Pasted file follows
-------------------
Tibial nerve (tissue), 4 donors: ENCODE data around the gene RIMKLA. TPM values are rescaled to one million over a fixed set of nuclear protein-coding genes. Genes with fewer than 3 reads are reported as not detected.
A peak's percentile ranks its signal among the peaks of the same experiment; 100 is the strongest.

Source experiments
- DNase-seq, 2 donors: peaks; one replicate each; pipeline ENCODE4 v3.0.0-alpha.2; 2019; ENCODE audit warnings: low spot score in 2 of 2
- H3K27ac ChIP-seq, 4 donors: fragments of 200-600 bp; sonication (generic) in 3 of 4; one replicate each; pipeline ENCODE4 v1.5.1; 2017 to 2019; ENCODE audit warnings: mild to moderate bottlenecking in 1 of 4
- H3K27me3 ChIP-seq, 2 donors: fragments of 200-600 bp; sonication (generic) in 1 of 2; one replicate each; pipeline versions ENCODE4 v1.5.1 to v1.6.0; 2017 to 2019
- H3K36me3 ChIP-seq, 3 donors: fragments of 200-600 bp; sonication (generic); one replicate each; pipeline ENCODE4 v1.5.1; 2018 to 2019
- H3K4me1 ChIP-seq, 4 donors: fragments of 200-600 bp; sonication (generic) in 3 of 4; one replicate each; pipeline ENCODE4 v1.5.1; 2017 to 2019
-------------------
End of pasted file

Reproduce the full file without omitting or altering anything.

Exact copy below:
Tibial nerve (tissue), 4 donors: ENCODE data around the gene RIMKLA. TPM values are rescaled to one million over a fixed set of nuclear protein-coding genes. Genes with fewer than 3 reads are reported as not detected.
A peak's percentile ranks its signal among the peaks of the same experiment; 100 is the strongest.

Source experiments
- DNase-seq, 2 donors: peaks; one replicate each; pipeline ENCODE4 v3.0.0-alpha.2; 2019; ENCODE audit warnings: low spot score in 2 of 2
- H3K27ac ChIP-seq, 4 donors: fragments of 200-600 bp; sonication (generic) in 3 of 4; one replicate each; pipeline ENCODE4 v1.5.1; 2017 to 2019; ENCODE audit warnings: mild to moderate bottlenecking in 1 of 4
- H3K27me3 ChIP-seq, 2 donors: fragments of 200-600 bp; sonication (generic) in 1 of 2; one replicate each; pipeline versions ENCODE4 v1.5.1 to v1.6.0; 2017 to 2019
- H3K36me3 ChIP-seq, 3 donors: fragments of 200-600 bp; sonication (generic); one replicate each; pipeline ENCODE4 v1.5.1; 2018 to 2019
- H3K4me1 ChIP-seq, 4 donors: fragments of 200-600 bp; sonication (generic) in 3 of 4; one replicate each; pipeline ENCODE4 v1.5.1; 2017 to 2019